This article was published on January 9, 2013

Nuance’s Project Wintermute: A virtual cloud assistant that follows you across ecosystem boundaries

Nuance’s Project Wintermute: A virtual cloud assistant that follows you across ecosystem boundaries
Matthew Panzarino
Story by

Matthew Panzarino

Matthew Panzarino was Managing Editor at TNW. He's no longer with the company, but you can follow him on Twitter. Matthew Panzarino was Managing Editor at TNW. He's no longer with the company, but you can follow him on Twitter.

A personal assistant on every device. With Apple’s Siri and Google Now, that’s already becoming a reality for many smartphone and tablet users.

And it doesn’t seem far-fetched to think that Siri’s full capabilities will eventually come to the Mac and Apple TV. And Google Now to the various and sundry Android devices running Google’s version of the OS. But what about people with an Android phone and a Mac? Or a Windows PC and an iPhone? This cross-platform support will unequivocally never happen with Apple, and seems unlikely as Google moves to secure its mobile verticals.

That’s where Nuance’s Project Wintermute comes in.

Wintermute is an internal project at the company that’s attempting to create a cloud-based personal assistant that will follow you around, regardless of platform.

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“We want to be completely platform agnostic,” says Nuance VP and GM of Handset and Television Matt Revis tells me. “Nuance is Switzerland.”

And, in some ways, he’s right. The company’s notoriously ballsy CEO Paul Ricci was so confident in Nuance’s position as the best option for voice recognition and processing that he was rumored to refuse an acquisition offer by Apple founder Steve Jobs. Nuance would not be folded into Apple and disappear as a component of Siri’s voice capabilities. Instead, it would become the product that a wide array of partner companies turn to when they want ‘the best’ voice processing.

This position has allowed Nuance to make partnerships like a recently announced one with handset manufacturer ZTE, as well as its integration with Intel’s new ‘perceptive computing’ efforts (Nuance got a shout-out from the Intel press conference stage). It has also struck a deal with the Chrysler group to power its in-car text services and voice searching.

The Dragon TV product is a voice control system that Nuance is shipping in set-top boxes, cable boxes and Smart TVs. It allows, no surprise here, voice control of your television via casually delivered commands.

Screen Shot 2013-01-08 at 10.36.39 PM

This cross-platform strategy is what Nuance is hoping to leverage to make Wintermute the assistant that crosses the boundaries between types of devices, brands and underlying operating systems. Apps for Android and iOS, embedded software on smart TVs, pre-installed software on Intel computers. Expanding to the car, other computing systems and whatever other platforms there are that support Nuance’s tech is likely in the cards as well.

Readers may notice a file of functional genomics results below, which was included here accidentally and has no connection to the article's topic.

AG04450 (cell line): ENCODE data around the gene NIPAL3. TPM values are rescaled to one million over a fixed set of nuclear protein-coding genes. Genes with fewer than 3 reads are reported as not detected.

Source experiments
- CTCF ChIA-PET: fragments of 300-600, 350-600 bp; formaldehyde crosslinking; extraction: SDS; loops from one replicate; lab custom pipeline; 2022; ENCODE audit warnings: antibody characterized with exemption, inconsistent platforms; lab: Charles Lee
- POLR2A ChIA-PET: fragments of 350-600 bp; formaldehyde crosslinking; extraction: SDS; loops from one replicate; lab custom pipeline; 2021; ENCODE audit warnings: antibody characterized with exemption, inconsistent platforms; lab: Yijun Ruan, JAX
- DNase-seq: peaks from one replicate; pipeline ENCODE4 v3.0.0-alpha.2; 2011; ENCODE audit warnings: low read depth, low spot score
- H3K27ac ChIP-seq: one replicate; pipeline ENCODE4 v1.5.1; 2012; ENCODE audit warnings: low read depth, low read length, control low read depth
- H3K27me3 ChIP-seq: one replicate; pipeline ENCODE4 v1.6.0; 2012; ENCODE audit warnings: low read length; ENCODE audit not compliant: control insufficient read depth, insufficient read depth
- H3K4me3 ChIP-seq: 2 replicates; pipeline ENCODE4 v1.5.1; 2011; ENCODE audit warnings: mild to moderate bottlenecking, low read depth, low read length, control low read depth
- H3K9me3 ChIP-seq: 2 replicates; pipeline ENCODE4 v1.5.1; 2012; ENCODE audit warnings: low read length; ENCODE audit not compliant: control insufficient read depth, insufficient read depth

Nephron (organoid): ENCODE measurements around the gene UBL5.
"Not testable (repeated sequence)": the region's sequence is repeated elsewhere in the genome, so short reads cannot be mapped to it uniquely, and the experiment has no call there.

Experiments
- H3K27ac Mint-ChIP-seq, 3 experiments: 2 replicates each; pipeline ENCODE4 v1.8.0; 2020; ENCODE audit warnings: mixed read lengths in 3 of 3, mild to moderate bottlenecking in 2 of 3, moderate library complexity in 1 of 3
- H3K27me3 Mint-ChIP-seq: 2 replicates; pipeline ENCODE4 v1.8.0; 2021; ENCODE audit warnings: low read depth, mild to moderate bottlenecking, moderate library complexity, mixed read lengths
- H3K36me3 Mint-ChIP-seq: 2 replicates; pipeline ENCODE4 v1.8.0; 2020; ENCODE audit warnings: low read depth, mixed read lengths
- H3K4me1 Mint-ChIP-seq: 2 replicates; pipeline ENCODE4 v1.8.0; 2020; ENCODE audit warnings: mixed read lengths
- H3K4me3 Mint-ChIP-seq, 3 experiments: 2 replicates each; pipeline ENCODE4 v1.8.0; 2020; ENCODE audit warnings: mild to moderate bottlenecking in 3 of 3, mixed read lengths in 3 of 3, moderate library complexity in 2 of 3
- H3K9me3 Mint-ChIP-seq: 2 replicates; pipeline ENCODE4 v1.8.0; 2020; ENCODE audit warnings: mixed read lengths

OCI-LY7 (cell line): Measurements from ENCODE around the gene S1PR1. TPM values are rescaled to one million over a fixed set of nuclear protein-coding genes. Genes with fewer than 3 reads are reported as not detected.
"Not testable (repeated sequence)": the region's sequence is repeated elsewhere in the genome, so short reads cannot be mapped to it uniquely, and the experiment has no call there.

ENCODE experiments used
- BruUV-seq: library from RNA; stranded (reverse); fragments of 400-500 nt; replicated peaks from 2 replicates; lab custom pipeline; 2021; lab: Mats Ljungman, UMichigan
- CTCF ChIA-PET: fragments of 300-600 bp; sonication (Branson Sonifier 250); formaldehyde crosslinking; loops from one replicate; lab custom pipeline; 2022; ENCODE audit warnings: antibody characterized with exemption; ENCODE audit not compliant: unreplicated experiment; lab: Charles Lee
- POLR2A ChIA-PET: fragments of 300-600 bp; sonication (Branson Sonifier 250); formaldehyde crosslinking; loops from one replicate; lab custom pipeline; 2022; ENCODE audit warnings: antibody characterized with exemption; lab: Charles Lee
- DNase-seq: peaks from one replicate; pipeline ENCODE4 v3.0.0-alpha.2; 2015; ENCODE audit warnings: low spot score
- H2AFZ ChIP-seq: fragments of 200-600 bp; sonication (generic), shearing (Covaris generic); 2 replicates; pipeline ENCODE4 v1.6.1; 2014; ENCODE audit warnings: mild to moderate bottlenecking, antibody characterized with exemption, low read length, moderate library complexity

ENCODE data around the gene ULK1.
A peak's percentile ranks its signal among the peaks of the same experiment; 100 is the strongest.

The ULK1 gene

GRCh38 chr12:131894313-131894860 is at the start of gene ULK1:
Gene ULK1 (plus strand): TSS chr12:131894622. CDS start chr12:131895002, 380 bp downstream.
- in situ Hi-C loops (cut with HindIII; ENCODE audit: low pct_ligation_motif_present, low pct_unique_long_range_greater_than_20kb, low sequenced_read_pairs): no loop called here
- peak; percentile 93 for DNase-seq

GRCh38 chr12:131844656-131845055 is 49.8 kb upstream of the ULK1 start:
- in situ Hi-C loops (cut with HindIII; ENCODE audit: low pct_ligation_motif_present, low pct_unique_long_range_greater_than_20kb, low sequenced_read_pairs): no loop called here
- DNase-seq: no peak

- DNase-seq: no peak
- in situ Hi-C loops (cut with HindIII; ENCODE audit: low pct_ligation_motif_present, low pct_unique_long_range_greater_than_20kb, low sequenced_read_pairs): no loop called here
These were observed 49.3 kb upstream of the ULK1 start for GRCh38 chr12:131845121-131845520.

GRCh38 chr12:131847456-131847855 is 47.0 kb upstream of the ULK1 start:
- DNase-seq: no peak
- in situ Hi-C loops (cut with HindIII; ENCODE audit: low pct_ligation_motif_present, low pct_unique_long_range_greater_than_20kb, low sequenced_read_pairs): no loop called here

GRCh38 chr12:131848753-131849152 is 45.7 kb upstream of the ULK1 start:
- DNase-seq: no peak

Screen Shot 2013-01-08 at 10.39.33 PM

I was given a demonstration of Project Wintermute in its early stages at this year’s CES. The demonstration came in two parts. An Android phone running Nuance’s assistant app was asked to play a song by Bob Dylan, which it began to do once the command had been recognized. The CES network issues were in full effect, however, when the command was delivered to a computer to ‘continue playing that song I was listening to’, and the command wasn’t recognized.

A second demo, however, worked flawlessly. After asking the phone to display the score of the Notre Dame game (and getting a response quickly, displayed visually much in the way that Siri does), we turned to a Dragon TV-enabled television.

“Put the game on,” the TV was asked. Note that there was no mention of which game, any team names or schedules at all. The TV instantly began playing the Notre Dame game, unprompted.

The information, of course, had been passed from the phone to Wintermute’s cloud. Then, when the assistant was invoked on another device, it used the information that it had gathered from the last query to infer that we wanted to watch, not just any game, but the game we had asked it the score of. It was quite impressive, frankly, and the implications were immediately evident.

As companies like Apple, Google, Microsoft and Amazon continue to do their best to lock us into their vertical silos of products, ecosystem baggage and features, we continue to lose our ability to choose. And yes, it may seem silly that we’re talking about the ability to pick our desired virtual assistant of choice, they’re still coming into being at a rapid clip. With Wintermute, you can move across devices and platforms with impunity, followed by your assistant, floating over your shoulder, dutifully noting your preferences and making sure it’s giving you what it thinks that you want.

If Wintermute can deliver, then it can continue to gather information that helps it to understand you better. And it can do that on an iPhone, in your car or on your TV. It doesn’t care where it is, as long as it’s interacting with you. It’s a bold concept, one that subsumes the traditional platform-centric nature of these personal assistants.

Revis noted to me that five years ago, voice control was all but unusable. At the current rate, where we’ll be in another five is hard to imagine.

Will we all have virtual personal assistants that are locked in their magic ecosystem bottles? Or ones that float along with us from device to living room and beyond, watching, remembering and serving? Nuance is betting on the latter with Wintermute.

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